The initial C111 prototype, which was painted a striking shade of orange and equipped with dramatic gullwing doors, is clearly where the sleek supercar styling of the Vision One-Eleven got its start. The concept’s single line, shallow curve profile is reminiscent of the cab-forward aerodynamics of Mercedes’s existing EV models, such as the EQS and EQE.


While the global carmakers often talk of having a global network of design centres so that they can develop products better suited to the different markets around the world, it’s even better if there are designers who grew up in, live and work in the market a product is intended for. They would know best what customers want and needs that may be specific to local culture.

China, being the world’s largest car market, usually gets much attention from carmakers who want to sell as many cars as possible. In order to do so, the cars must be designed to suit local tastes closely. For example, some manufacturers understood that Chinese customers like longer cars and were willing to build long wheelbase variants just for the market.


Lancia, which is part of the FCA Group within Stellantis, seemed to have no future not so long ago. Its declining sales numbers and a stagnant range with just one model  put its continued existence at risk, and it was only Italians who seemed to have any affinity for the brand.

Stellantis sees Lancia as a brand with some hope and is willing to help it revive and embark on a new era. For a start, the 116-year old company has worked on a new brand vision which takes it into the electric age.

The brand vision has a design vision which was described last November and previewed in the Pu+Ra Zero, a 3-dimensional ‘manifesto’ that will guide the designers of the 3 new Lancia models to be launched between 2024 and 2028. Created from the words ‘Pure’ and ‘Radical’, Lancia Pu+Ra Design is described as a sustainable design language that is intended to ‘last for the next 100 years’.


With digital renderings these days, it is possible to present a new vehicle design so realistically that it seems like an actual model. However, it is still 2-dimensional and while there can be many angles (and the image can even be rotated and zoomed in and out), there’s nothing like a physical model in 3-dimensional form.

In 2021, at the Nissan Ambition 2030 presentation, Nissan showed three concept cars – only in virtual form – as a preview of its future range of fully electric models. Among them was a concept called the Max-Out which was a topless low-slung 2-seater. As a convertible, it suggested a sporty and fun experience, perhaps assuring people that even with electric power, cars will still be fun to drive.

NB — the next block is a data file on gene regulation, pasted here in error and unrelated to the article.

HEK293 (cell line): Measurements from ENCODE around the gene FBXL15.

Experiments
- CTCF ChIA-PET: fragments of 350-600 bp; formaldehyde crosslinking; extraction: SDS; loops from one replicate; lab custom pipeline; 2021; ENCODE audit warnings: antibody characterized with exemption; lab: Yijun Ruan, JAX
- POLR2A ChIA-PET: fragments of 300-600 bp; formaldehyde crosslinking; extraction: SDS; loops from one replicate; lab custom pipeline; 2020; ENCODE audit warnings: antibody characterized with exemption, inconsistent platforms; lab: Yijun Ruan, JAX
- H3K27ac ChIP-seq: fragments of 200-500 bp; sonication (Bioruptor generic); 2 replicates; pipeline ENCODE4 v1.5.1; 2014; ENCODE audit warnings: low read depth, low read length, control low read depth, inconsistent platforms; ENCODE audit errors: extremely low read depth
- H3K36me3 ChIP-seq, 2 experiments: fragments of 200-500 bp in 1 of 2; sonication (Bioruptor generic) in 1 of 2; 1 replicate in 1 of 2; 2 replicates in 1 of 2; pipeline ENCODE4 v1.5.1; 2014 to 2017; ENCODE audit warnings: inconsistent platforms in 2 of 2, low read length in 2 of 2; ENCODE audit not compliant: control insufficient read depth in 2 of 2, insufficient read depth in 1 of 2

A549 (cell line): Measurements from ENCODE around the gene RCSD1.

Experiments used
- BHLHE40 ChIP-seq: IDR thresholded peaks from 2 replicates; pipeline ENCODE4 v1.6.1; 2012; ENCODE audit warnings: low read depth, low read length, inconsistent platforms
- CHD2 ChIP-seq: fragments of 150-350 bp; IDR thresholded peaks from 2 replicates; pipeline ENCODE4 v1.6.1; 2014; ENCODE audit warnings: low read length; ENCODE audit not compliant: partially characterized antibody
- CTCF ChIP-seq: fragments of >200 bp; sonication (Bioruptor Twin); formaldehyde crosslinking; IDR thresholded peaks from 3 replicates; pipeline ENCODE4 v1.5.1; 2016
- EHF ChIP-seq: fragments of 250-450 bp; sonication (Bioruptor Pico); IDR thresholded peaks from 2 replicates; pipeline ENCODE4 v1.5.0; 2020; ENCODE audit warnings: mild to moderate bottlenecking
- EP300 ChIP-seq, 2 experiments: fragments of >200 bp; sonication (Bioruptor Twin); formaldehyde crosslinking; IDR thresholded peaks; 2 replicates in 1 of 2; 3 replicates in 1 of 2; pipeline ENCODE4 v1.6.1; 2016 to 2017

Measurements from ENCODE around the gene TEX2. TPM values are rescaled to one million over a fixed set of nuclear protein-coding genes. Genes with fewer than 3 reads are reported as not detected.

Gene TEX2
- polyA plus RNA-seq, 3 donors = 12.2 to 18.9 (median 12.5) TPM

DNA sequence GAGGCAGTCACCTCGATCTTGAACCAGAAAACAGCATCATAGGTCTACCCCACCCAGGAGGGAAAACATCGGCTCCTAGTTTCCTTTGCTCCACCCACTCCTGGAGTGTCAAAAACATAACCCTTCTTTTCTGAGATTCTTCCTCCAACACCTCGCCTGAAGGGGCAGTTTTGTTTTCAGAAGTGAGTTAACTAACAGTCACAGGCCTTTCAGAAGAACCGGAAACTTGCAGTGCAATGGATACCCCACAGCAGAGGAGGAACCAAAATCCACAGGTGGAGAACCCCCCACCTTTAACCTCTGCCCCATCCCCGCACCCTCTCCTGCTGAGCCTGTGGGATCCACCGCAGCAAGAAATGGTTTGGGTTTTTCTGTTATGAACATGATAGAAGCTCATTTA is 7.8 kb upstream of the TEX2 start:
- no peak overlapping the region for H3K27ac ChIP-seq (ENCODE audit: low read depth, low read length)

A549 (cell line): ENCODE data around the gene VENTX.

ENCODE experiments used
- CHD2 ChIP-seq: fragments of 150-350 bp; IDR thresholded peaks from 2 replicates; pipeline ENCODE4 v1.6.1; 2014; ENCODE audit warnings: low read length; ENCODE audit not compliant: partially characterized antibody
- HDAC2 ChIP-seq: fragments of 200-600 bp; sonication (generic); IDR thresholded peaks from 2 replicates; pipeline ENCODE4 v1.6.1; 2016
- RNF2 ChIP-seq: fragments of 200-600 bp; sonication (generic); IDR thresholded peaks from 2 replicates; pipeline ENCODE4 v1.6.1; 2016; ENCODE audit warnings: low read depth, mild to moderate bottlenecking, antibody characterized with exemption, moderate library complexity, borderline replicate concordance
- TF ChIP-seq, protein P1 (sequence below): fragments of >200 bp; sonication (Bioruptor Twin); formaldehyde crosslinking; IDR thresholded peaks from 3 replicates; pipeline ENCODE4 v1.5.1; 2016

Of the three concept models, Nissan decided to turn the Max-Out into reality and has built one unit. The model is part of the Nissan Futures event in Tokyo which showcases how Nissan is shaping the future of sustainable mobility and innovative design.


Toyota, like some of the other top carmakers, has expressed a view that the goal of carbon neutrality to prevent climate change is not a single-solution – going electric with motor vehicles – approach. While they do recognise the importance of moving towards that goal, they feel that the electric-only solution is not practical and is also costly. A choice of solutions that include some existing technologies (improved, of course) is being promoted as a more realistic approach.

Toyota’s President, Akio Toyoda, is very vocal about this and was among the first car company CEOs to state the position. Perhaps that encouraged the CEOs in the other companies to also echo similar views but still committing to increasing production of zero emissions battery electric vehicles (BEVs). They are probably under a lot of pressure to allocate massive funding for BEV R&D and at the same time, they still need to continue some development of combustion engine powertrains.


To show what its future direction is like, Suzuki is presenting its eVX concept model at India’s Auto Expo 2023 in Delhi this week. The eVX is the carmaker’s first global strategic electric vehicle (EV) which will be the basis of an all-new SUV model to be launched in 2025.

The design of the eVX draws on models like the Grand Vitara and S-Cross while moving the brand forward with new elements that brings its 4×4 legacy into the electric era. With no need for air to cool the radiator, the front end is closed off and a large Suzuki badge is mounted in the centre. The futuristic lights are likely to be just for the showcar as they would unlikely be able to meet regulations.



Follow us on Facebook

Follow us on YouTube